When you apply for U.S. citizenship (naturalization), you must show that you meet the basic requirements set forth in federal immigration law. These include, for example:
For a complete description of these eligibility requirements, see Who Can Apply for U.S. Citizenship.
Applicants often worry that the fact that they have received public benefits (financial or other assistance from a government agency) will hurt their application for naturalization. In particular, they worry that needing government aid or support will cast doubt on their showing of good moral character.
The short answer is that, as long as you received the public benefits lawfully (without using fraud, for example), it will not hurt or affect your eligibility for naturalization in any way. The main reason is that you do not have to show that you are legally "admissible" to become a naturalized U.S. citizen.
As you might remember from the green card process, any past, present, or likely future receipt of certain public benefits can be a problem for would-be immigrants. The U.S. government can decide that someone is "inadmissible" (Section 212 of the Immigration and Nationality Act or I.N.A.) and therefore ineligible for LPR status if the person currently is—or is likely in the future to become—a "public charge."
Being a public charge means being dependent on government assistance in order to pay for the costs of living. This is why, if you immigrated through family, you had to have a financial sponsor.
There is, however, no "public charge" bar to receiving naturalization in the United States.
Another issue to consider as an LPR in the United States is whether your use of public benefits could make you "deportable." This is a different legal concept from inadmissibility, in that it assumes you're already inside the U.S. (legally or not). An overreliance on public benefits could, in rare situations, put an LPR at risk of being declared a "public charge" by U.S. immigration authorities.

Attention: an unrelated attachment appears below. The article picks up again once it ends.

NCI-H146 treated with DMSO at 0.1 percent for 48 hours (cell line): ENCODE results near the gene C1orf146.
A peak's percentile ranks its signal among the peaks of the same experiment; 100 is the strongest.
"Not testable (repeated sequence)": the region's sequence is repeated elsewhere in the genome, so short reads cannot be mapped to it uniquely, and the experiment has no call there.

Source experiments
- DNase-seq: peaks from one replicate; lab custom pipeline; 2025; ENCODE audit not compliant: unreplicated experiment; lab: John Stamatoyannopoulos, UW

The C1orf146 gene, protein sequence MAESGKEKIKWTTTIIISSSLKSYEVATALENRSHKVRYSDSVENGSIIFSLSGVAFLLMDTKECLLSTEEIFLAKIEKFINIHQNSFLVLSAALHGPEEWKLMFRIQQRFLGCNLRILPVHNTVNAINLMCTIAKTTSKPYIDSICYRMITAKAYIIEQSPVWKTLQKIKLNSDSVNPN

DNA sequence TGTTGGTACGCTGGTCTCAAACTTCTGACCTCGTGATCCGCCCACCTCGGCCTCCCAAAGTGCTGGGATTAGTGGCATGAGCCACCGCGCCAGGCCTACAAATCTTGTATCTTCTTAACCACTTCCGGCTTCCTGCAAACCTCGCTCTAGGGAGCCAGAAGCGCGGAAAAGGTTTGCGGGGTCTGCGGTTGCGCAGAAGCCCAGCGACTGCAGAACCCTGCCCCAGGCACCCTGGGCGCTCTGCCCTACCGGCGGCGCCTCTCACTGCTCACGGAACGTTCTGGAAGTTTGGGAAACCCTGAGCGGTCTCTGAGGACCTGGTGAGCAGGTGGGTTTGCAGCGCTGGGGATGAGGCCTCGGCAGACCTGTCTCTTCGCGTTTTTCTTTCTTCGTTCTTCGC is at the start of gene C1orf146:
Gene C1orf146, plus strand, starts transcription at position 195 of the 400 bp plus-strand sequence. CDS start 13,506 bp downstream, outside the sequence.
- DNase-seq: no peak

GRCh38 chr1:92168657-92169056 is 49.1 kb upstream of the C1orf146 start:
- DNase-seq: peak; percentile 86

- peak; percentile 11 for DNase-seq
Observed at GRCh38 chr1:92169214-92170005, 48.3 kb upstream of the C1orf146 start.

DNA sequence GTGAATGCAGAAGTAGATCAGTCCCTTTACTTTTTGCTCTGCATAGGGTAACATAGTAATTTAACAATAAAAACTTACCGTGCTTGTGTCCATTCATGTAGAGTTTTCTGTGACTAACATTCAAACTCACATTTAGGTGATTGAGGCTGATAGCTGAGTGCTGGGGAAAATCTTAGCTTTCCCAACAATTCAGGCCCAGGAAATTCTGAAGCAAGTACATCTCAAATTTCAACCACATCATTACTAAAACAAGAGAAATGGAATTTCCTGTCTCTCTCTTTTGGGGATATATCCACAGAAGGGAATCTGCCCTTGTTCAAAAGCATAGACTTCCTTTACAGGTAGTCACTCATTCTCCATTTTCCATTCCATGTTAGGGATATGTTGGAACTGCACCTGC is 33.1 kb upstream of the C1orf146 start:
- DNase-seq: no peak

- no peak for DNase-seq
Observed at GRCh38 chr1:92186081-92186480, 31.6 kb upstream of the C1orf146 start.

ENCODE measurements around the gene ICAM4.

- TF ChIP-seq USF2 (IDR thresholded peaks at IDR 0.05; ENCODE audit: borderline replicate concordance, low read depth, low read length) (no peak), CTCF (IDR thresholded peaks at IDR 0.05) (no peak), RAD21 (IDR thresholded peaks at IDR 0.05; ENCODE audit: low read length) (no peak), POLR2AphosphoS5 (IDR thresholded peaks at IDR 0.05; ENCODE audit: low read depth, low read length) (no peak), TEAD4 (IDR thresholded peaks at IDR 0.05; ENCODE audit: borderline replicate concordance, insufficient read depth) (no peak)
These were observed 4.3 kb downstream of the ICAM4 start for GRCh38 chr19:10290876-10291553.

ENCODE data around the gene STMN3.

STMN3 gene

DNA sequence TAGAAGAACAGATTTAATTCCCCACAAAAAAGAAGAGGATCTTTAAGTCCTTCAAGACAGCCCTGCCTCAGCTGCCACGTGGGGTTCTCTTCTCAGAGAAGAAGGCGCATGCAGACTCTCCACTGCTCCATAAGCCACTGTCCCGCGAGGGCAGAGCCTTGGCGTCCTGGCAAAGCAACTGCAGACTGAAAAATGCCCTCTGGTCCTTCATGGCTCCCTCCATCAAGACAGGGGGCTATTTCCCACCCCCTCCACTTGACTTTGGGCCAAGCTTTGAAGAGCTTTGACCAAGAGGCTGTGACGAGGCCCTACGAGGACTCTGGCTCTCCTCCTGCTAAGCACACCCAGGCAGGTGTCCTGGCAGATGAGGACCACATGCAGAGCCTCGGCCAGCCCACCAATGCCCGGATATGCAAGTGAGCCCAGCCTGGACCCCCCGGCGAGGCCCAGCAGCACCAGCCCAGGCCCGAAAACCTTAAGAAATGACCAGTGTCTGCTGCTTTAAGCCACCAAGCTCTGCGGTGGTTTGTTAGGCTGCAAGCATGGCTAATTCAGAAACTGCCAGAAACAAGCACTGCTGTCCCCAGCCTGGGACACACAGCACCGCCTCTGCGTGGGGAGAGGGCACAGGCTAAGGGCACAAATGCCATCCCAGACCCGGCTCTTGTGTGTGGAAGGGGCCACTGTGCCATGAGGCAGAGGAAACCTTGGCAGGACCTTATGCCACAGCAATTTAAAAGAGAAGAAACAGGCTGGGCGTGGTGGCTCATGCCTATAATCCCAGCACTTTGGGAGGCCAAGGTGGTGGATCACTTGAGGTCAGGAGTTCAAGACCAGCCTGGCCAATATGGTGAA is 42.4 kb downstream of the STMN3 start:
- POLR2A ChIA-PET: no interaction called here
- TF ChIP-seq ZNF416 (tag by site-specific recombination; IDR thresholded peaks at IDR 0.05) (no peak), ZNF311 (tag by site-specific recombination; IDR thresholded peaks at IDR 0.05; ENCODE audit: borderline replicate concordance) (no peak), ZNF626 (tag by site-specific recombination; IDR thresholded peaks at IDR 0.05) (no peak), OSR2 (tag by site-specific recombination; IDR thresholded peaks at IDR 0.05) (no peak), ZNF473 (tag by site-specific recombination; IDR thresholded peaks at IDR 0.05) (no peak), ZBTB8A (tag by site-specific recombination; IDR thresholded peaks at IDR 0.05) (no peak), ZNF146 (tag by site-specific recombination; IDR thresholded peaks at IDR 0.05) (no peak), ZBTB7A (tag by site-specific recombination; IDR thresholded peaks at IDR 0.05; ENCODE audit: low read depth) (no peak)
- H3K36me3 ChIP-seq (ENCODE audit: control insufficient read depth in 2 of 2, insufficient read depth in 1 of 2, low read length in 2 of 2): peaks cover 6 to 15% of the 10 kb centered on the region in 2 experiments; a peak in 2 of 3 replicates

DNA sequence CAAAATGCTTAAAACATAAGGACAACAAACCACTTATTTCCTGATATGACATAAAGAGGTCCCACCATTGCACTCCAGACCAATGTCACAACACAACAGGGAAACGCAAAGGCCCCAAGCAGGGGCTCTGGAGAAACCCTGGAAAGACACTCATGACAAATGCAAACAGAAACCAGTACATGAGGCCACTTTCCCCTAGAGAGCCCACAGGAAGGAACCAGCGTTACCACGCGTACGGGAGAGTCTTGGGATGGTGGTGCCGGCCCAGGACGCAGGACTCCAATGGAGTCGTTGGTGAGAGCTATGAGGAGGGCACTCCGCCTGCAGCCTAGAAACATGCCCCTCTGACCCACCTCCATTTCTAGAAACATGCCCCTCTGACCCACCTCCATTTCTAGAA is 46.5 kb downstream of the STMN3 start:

U.S. immigration law states that anyone who becomes a public charge within five years after their date of entry to the U.S., for reasons that aren't demonstrated to have arisen since that entry, are deportable. (See I.N.A. § 237(a)(5).). But this is only enforced against people who were asked to repay public benefits they received, didn't, and were ordered by a court to pay.
For more information, see Can a Green Card Holder Be Deported for Receiving Public Benefits?.
And if you have been in any such dispute with a government agency over receiving benefits, definitely see an immigration lawyer before applying to naturalize. This could not only bar you from receiving citizenship on good moral character grounds, but result in your removal from the United States.
If you have ever illegally received public benefits, or even owed but not paid back debts resulting from an overpayment of public benefits, this could cause USCIS to decide that you do not have "good moral character." And this, in turn, will result in a denial of your application for naturalization.
It is possible that you received public benefits when you should not have, but do not even realize it.
For example, many U.S. government agencies that provide public assistance require that you let them know if you are going to be outside of the country for 30 days or more at a time. Under these circumstances, they will stop paying benefits. Since some people do not know about this requirement, they often receive benefits they are ineligible to receive because they are not in the United States. One example would be food stamps.
When you fill out your N-400 naturalization application, you will have to list your work history for the past five years. You will also have to list all of your international trips since receiving LPR status. Although it does not happen at every naturalization interview, it is possible that the immigration officer will review your travel and work history closely and see that you received public benefits at or around the same time that you were outside of the U.S. for 30 days or more. Then, the officer could ask you whether you stopped your public benefit payments during your long trip.
If you have ever received public benefits in the U.S., and think you might have done so when you shouldn't have, talk to an attorney. The attorney can check your records and see whether you received the benefits legally, then analyze whether you still qualify for U.S. citizenship.
If you did not receive public benefits illegally or improperly, however, your receipt of public benefits will not affect your chances of becoming a naturalized U.S. citizen. Again, financial need alone does not reflect on your moral character.